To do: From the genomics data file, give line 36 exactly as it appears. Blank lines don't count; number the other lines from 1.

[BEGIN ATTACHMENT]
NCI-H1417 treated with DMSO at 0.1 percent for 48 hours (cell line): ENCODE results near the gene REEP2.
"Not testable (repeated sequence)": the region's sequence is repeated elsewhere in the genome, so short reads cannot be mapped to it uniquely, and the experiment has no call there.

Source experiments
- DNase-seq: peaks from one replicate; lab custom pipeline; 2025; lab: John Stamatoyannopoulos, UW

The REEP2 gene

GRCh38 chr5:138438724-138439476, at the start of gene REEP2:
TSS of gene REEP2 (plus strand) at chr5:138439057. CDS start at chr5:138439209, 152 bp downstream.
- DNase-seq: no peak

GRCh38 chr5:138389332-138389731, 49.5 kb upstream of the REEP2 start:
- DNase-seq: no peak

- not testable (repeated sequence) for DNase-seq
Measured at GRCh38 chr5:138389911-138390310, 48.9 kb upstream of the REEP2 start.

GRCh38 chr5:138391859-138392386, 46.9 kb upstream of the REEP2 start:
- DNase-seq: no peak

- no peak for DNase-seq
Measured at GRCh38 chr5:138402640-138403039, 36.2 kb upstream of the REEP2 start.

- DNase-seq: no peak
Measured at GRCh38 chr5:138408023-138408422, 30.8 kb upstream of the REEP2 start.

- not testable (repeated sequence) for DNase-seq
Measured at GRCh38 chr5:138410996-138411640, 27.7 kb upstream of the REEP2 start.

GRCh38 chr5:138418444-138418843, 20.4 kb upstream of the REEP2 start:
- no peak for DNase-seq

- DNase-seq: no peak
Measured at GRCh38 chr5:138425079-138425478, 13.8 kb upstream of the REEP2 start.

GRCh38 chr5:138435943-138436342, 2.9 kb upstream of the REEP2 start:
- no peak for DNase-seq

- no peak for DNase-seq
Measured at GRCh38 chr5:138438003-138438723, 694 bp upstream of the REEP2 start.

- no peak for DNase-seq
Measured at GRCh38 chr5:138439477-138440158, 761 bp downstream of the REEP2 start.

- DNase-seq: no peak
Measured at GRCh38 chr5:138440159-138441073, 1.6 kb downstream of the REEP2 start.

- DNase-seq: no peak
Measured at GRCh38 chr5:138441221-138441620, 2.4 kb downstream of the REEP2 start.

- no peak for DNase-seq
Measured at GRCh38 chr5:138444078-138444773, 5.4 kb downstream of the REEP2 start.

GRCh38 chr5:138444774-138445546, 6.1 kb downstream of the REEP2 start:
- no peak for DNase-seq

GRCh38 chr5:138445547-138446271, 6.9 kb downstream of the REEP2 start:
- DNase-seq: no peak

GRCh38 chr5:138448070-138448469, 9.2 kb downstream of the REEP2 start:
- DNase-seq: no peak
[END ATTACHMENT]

Measured at GRCh38 chr5:138444078-138444773, 5.4 kb downstream of the REEP2 start.